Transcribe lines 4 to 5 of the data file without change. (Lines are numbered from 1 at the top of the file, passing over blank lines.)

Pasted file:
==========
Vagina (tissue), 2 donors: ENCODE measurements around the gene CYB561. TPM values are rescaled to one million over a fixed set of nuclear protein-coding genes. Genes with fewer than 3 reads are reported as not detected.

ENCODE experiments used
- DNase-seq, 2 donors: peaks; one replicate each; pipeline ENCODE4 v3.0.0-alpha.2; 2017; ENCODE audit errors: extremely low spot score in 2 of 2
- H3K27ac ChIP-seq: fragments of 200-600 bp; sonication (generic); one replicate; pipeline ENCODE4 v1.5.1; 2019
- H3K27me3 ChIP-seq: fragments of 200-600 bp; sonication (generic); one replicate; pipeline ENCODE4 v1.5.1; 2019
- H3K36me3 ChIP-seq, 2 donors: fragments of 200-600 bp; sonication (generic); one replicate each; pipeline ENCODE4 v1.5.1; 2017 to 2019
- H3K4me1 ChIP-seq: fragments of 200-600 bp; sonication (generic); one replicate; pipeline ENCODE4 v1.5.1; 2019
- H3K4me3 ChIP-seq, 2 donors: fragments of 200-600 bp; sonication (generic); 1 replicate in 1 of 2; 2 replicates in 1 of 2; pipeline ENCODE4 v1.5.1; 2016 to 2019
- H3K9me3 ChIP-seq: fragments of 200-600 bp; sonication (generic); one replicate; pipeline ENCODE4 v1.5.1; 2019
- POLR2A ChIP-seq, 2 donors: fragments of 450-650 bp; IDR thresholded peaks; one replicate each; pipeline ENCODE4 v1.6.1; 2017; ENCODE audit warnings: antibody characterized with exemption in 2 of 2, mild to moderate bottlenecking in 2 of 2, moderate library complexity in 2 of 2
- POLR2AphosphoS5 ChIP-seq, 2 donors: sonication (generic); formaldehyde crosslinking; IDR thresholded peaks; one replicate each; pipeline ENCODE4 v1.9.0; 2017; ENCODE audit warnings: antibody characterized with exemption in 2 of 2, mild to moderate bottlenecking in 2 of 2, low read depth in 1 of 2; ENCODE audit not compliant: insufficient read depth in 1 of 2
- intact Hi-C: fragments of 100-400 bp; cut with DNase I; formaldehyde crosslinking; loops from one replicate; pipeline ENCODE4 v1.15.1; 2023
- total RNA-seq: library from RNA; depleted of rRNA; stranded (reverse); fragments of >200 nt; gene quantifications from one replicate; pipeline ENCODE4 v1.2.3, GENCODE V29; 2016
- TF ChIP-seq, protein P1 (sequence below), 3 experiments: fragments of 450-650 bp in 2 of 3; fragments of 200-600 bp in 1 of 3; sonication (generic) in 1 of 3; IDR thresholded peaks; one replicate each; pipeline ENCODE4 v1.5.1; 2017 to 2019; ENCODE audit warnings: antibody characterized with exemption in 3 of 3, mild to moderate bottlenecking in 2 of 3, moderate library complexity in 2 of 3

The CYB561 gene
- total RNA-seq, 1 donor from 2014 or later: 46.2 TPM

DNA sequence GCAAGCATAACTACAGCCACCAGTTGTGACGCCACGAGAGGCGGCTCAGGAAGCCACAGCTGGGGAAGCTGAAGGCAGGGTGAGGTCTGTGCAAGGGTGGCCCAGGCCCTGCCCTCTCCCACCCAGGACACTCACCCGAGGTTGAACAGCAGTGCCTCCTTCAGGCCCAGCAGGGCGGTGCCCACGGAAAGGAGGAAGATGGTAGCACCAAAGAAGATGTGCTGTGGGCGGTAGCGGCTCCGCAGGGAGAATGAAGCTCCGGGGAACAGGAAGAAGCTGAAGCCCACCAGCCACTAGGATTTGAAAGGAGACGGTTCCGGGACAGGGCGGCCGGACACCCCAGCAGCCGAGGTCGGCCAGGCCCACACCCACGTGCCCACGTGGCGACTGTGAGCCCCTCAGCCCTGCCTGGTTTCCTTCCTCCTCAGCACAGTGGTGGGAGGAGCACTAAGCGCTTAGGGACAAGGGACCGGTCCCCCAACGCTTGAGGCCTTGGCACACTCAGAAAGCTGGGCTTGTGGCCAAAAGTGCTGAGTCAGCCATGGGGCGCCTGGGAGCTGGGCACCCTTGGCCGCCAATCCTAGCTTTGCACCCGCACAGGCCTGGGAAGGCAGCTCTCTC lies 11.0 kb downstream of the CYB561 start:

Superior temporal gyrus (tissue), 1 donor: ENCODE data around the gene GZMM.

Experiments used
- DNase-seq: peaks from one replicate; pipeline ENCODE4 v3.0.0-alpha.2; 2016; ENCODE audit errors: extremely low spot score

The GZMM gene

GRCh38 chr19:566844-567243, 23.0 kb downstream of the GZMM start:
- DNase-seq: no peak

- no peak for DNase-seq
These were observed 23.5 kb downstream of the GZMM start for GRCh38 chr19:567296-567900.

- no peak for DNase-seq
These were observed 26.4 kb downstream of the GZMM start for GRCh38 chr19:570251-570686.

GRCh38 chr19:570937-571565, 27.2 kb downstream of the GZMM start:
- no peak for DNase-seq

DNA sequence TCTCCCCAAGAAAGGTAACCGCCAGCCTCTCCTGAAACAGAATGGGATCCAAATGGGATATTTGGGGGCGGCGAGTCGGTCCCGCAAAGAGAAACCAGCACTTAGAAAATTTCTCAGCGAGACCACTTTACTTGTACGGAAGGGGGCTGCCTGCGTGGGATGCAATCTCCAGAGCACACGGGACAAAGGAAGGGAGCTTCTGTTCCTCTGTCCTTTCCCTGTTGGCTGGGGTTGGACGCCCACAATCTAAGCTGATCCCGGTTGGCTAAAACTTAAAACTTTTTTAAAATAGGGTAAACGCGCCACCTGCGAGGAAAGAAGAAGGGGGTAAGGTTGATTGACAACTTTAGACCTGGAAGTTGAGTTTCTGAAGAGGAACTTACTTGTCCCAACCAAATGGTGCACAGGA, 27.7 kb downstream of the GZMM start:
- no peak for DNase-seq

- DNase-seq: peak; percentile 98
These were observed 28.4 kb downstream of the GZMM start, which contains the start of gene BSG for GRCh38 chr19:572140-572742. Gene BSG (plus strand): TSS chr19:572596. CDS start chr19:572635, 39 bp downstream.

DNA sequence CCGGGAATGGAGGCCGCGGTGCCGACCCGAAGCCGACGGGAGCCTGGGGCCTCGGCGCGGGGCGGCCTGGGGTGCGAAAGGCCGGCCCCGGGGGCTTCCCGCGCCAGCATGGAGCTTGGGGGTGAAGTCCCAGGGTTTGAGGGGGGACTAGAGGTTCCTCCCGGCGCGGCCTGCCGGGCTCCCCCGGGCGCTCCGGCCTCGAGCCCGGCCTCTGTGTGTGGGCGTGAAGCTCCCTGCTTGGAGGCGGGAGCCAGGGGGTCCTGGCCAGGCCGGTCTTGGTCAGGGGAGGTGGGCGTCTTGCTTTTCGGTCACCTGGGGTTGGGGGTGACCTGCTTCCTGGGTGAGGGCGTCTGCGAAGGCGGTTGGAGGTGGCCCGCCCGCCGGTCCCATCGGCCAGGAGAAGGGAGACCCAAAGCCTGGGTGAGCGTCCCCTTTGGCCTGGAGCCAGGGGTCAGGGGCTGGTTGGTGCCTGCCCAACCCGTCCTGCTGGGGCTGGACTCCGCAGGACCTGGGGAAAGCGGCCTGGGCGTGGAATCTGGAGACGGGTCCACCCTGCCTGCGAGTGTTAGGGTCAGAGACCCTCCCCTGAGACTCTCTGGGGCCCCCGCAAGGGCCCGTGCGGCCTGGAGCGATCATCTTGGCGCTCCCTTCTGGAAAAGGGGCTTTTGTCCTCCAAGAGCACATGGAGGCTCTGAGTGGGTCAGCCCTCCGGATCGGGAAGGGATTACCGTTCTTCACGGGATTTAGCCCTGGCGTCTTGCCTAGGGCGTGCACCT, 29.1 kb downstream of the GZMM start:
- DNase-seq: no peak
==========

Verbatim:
- H3K27ac ChIP-seq: fragments of 200-600 bp; sonication (generic); one replicate; pipeline ENCODE4 v1.5.1; 2019
- H3K27me3 ChIP-seq: fragments of 200-600 bp; sonication (generic); one replicate; pipeline ENCODE4 v1.5.1; 2019